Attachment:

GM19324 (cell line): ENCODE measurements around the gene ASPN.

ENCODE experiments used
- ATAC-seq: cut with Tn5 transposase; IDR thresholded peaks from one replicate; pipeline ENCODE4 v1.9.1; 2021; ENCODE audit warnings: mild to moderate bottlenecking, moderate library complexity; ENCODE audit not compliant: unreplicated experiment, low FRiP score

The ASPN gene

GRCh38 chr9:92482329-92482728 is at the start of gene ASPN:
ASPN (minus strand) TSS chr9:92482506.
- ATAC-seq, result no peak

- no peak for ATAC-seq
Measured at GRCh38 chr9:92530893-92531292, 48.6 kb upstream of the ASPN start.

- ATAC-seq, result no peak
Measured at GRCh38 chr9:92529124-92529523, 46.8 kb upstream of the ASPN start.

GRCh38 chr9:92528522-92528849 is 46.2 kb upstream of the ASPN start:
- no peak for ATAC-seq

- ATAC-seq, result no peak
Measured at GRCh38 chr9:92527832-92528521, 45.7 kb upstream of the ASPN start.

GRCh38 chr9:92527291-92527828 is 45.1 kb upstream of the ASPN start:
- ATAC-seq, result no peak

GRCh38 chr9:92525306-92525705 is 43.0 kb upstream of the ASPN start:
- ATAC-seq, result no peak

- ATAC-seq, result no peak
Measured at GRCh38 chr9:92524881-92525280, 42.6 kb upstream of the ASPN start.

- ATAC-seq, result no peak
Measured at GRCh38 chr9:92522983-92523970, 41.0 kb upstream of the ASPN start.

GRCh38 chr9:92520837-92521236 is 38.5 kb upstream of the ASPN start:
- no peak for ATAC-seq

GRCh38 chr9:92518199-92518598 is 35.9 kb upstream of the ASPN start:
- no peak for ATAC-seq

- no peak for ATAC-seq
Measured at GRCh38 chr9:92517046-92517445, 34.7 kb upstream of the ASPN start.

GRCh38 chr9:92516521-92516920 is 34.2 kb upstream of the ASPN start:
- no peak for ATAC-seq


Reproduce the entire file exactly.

GM19324 (cell line): ENCODE measurements around the gene ASPN.

ENCODE experiments used
- ATAC-seq: cut with Tn5 transposase; IDR thresholded peaks from one replicate; pipeline ENCODE4 v1.9.1; 2021; ENCODE audit warnings: mild to moderate bottlenecking, moderate library complexity; ENCODE audit not compliant: unreplicated experiment, low FRiP score

The ASPN gene

GRCh38 chr9:92482329-92482728 is at the start of gene ASPN:
ASPN (minus strand) TSS chr9:92482506.
- ATAC-seq, result no peak

- no peak for ATAC-seq
Measured at GRCh38 chr9:92530893-92531292, 48.6 kb upstream of the ASPN start.

- ATAC-seq, result no peak
Measured at GRCh38 chr9:92529124-92529523, 46.8 kb upstream of the ASPN start.

GRCh38 chr9:92528522-92528849 is 46.2 kb upstream of the ASPN start:
- no peak for ATAC-seq

- ATAC-seq, result no peak
Measured at GRCh38 chr9:92527832-92528521, 45.7 kb upstream of the ASPN start.

GRCh38 chr9:92527291-92527828 is 45.1 kb upstream of the ASPN start:
- ATAC-seq, result no peak

GRCh38 chr9:92525306-92525705 is 43.0 kb upstream of the ASPN start:
- ATAC-seq, result no peak

- ATAC-seq, result no peak
Measured at GRCh38 chr9:92524881-92525280, 42.6 kb upstream of the ASPN start.

- ATAC-seq, result no peak
Measured at GRCh38 chr9:92522983-92523970, 41.0 kb upstream of the ASPN start.

GRCh38 chr9:92520837-92521236 is 38.5 kb upstream of the ASPN start:
- no peak for ATAC-seq

GRCh38 chr9:92518199-92518598 is 35.9 kb upstream of the ASPN start:
- no peak for ATAC-seq

- no peak for ATAC-seq
Measured at GRCh38 chr9:92517046-92517445, 34.7 kb upstream of the ASPN start.

GRCh38 chr9:92516521-92516920 is 34.2 kb upstream of the ASPN start:
- no peak for ATAC-seq